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Harmony earnings fall as costs bite, CEO bullish on gold

Publication: Mining Weekly
Journalist: Loni Prinsloo

Podcast: Mining Weekly speaks to Harmony CEO Graham Briggs on Harmony’s future prospects

JOHANNESBURG ( – Cost pressures and writing down the value of certain mining assets, saw the world’s fifth largest gold producer’s quarterly headline earnings fall by 67%.

Harmony Gold, which has operations and projects in South Africa and Papua New Guinea (PNG), said on Monday that headline earnings fell to R130-million in the June quarter, from R390-million in the previous quarter.

This was mainly as a result of higher operating costs, which in R/kg terms rose by 12%. The company said that cost increases related to higher electricity and stores costs, as well as the inclusion of Target 3, which came into commercial production during the quarter.

Speaking to Mining Weekly Online at the Harmony results presentation, CEO Graham Briggs explained that costs were “lumpy” during certain quarters of the year. Higher stores costs were as a result of additional maintenance performed during public holidays, while electricity costs were higher owing to a 25% tariff increase from April and the inclusion of one month’s winter tariff.

However, the gold miner managed to increase production by 3% quarter-on-quarter, even though production for the full financial year was down 9% to about 1.3-mllion ounces.

Briggs said that he expected the upward trend in production to continue into the company’s next financial year, which would also result in better costs going forward.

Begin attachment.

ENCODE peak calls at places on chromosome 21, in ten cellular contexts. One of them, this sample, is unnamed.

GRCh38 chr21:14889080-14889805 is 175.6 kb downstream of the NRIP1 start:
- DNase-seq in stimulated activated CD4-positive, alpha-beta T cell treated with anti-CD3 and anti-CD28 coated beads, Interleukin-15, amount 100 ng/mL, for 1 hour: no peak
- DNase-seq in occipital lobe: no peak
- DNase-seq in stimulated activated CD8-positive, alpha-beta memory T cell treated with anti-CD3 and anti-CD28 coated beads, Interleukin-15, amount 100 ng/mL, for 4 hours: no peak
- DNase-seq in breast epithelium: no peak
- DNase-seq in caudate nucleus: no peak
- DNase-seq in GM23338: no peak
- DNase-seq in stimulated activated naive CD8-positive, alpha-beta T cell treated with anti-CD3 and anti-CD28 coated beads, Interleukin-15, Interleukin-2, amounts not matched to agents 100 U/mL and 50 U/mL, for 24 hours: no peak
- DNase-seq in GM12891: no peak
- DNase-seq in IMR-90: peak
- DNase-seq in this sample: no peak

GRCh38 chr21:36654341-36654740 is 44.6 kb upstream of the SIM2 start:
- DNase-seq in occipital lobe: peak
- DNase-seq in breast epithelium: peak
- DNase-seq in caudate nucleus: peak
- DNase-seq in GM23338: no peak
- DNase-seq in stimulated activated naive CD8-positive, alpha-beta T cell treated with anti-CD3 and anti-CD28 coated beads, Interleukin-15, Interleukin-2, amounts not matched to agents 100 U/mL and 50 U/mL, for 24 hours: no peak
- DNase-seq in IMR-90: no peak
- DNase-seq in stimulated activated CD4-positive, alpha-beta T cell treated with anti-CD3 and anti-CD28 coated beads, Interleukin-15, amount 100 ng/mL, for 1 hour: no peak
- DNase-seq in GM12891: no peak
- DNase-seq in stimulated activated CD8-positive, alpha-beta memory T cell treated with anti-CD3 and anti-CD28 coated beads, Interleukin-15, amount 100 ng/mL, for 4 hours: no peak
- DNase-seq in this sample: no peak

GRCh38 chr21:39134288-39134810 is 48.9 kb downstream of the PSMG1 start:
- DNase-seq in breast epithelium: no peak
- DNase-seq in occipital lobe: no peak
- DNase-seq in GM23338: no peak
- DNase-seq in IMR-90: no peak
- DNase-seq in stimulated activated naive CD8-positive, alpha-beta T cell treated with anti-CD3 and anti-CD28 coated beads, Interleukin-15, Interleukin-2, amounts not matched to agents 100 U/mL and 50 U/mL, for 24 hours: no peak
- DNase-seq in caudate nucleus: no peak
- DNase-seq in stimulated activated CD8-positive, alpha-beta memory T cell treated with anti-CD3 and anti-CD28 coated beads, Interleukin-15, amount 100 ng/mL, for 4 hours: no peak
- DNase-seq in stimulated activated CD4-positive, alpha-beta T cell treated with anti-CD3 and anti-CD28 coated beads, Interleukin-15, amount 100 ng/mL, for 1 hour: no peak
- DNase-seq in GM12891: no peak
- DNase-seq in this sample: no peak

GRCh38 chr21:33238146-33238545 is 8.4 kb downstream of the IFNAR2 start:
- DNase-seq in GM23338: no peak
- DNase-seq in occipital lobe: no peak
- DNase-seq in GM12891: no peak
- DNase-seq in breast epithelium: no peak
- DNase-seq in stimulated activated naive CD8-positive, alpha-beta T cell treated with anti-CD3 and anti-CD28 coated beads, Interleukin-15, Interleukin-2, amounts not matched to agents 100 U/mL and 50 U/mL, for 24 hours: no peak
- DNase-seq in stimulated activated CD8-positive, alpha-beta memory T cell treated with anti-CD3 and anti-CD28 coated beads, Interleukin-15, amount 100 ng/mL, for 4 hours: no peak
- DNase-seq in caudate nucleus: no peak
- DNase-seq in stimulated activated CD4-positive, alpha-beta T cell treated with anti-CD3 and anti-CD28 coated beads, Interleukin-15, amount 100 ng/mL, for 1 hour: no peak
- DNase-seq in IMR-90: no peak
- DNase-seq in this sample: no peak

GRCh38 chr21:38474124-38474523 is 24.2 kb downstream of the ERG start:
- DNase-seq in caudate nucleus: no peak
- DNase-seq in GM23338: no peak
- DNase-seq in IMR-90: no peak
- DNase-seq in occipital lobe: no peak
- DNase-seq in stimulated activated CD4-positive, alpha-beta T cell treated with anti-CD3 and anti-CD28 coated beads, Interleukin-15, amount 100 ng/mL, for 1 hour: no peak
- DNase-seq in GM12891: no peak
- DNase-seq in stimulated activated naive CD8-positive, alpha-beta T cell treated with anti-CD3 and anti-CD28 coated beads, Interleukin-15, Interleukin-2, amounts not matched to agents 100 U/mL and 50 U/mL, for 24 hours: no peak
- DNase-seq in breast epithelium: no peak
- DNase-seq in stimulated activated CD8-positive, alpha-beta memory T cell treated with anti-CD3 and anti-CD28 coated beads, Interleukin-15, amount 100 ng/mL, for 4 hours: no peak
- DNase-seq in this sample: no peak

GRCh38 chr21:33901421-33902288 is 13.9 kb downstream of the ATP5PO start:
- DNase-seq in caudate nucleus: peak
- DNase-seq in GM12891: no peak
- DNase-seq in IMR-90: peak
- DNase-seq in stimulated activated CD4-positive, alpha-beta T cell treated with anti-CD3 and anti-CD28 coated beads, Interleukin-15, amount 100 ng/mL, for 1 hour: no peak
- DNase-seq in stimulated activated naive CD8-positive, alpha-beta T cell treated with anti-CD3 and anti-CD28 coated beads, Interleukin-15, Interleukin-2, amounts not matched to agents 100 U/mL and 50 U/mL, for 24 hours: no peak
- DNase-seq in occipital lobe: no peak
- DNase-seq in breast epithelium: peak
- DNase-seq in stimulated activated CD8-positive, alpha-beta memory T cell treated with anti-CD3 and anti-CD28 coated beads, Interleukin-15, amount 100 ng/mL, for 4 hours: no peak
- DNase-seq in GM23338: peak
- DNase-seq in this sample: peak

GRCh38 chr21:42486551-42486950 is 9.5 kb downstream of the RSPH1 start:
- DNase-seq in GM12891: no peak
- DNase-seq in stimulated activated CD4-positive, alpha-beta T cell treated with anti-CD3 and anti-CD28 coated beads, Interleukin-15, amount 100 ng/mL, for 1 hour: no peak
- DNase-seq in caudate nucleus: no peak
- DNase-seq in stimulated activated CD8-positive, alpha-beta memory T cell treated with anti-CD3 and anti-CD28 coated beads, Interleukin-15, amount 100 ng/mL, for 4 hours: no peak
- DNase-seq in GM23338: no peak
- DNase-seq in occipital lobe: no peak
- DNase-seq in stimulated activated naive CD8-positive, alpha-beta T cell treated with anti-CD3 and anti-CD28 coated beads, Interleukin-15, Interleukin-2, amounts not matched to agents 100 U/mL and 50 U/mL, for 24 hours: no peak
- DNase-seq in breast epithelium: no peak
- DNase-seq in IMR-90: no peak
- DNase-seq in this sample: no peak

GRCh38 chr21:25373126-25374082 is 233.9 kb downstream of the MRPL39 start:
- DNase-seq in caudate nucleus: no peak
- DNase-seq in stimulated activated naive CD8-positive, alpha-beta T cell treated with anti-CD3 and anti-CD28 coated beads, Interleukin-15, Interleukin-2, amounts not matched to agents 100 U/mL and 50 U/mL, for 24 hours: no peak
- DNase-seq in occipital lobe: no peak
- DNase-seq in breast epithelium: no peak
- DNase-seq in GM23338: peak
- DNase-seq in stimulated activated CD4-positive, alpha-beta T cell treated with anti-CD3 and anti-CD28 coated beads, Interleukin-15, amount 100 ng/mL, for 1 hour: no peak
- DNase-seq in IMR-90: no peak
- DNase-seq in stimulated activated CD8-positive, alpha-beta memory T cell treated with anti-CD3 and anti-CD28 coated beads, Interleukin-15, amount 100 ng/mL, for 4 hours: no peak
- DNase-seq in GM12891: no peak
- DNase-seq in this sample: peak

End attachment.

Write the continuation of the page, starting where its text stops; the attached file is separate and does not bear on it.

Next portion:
Additional future production would come from the continued build-up of Harmony’s newer assets and expansion such as Doornkop, Kusasalethu and Phakisa in South Africa and the Hidden Valley in PNG. Production from the company’s growth projects grew by 22% in the past year.

Briggs also noted that the Wafi-Golpu resource in PNG had increased 57% to over one-billion tons during the year. Harmony planned to spend $3-billion to bring this asset into production by 2017.

“These excellent results validate our long-held belief that PNG is a game-changing region for Harmony,” he commented.

PNG currently constitutes 21% of the company’s total equivalent gold ounces production. The company has set up a $300-million credit facility, to back its dollar-assets in PNG with a dollar-based facility, which would run over four years.

Harmony expected to spend about R3.5-billion during its next financial year, mainly on the further development of ore bodies at its growth projects, as well as early works at Wafi Golpu and further exploration.

Further, Briggs noted that the JSE-listed miner was always on the lookout for merger and acquisition opportunities, but added that it was not aggressively looking for such activity, as the high gold price would mean a steep climb in asset prices.

He added that the strong gold price, which hit a record $1 813.79/oz last week, boded well for future margins.

“I expect that the gold price will roughly remain at the $1 750/oz level for the remainder of the year, increasing to $1 850/oz levels in 2012.

“This is a difficult time for global financial markets and that has had an effect on gold prices. Gold is now the ultimate currency, and we are still very bullish on gold.”

Briggs anticipated that stronger gold prices would eventually filter through to share prices of gold-mining companies.

Annual report

Integrated annual report 2016
Integrated annual report 2017


Investor brief

Harmony Investor brief, Sep 2017
September 2017 -
Harmony Investor brief

(PDF - 6.5MB)

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